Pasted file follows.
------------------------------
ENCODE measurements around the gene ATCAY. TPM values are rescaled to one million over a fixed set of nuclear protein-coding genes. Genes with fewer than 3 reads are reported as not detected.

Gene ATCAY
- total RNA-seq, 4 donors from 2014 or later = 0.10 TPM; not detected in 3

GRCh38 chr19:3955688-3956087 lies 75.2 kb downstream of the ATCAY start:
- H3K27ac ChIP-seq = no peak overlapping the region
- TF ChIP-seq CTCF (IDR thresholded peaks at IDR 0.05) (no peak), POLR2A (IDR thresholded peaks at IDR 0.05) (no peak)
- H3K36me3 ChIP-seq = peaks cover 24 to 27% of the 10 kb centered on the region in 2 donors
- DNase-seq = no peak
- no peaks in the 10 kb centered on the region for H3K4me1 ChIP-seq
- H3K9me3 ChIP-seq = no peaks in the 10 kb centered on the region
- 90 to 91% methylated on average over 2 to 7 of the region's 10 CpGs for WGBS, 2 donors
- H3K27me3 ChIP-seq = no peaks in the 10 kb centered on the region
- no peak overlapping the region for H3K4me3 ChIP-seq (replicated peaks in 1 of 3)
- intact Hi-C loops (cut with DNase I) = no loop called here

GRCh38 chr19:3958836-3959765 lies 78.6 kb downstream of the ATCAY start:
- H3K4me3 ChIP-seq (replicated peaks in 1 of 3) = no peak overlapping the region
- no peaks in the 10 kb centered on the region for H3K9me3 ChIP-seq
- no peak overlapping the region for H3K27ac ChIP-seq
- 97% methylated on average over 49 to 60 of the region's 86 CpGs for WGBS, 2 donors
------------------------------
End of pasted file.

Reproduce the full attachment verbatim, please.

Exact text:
ENCODE measurements around the gene ATCAY. TPM values are rescaled to one million over a fixed set of nuclear protein-coding genes. Genes with fewer than 3 reads are reported as not detected.

Gene ATCAY
- total RNA-seq, 4 donors from 2014 or later = 0.10 TPM; not detected in 3

GRCh38 chr19:3955688-3956087 lies 75.2 kb downstream of the ATCAY start:
- H3K27ac ChIP-seq = no peak overlapping the region
- TF ChIP-seq CTCF (IDR thresholded peaks at IDR 0.05) (no peak), POLR2A (IDR thresholded peaks at IDR 0.05) (no peak)
- H3K36me3 ChIP-seq = peaks cover 24 to 27% of the 10 kb centered on the region in 2 donors
- DNase-seq = no peak
- no peaks in the 10 kb centered on the region for H3K4me1 ChIP-seq
- H3K9me3 ChIP-seq = no peaks in the 10 kb centered on the region
- 90 to 91% methylated on average over 2 to 7 of the region's 10 CpGs for WGBS, 2 donors
- H3K27me3 ChIP-seq = no peaks in the 10 kb centered on the region
- no peak overlapping the region for H3K4me3 ChIP-seq (replicated peaks in 1 of 3)
- intact Hi-C loops (cut with DNase I) = no loop called here

GRCh38 chr19:3958836-3959765 lies 78.6 kb downstream of the ATCAY start:
- H3K4me3 ChIP-seq (replicated peaks in 1 of 3) = no peak overlapping the region
- no peaks in the 10 kb centered on the region for H3K9me3 ChIP-seq
- no peak overlapping the region for H3K27ac ChIP-seq
- 97% methylated on average over 49 to 60 of the region's 86 CpGs for WGBS, 2 donors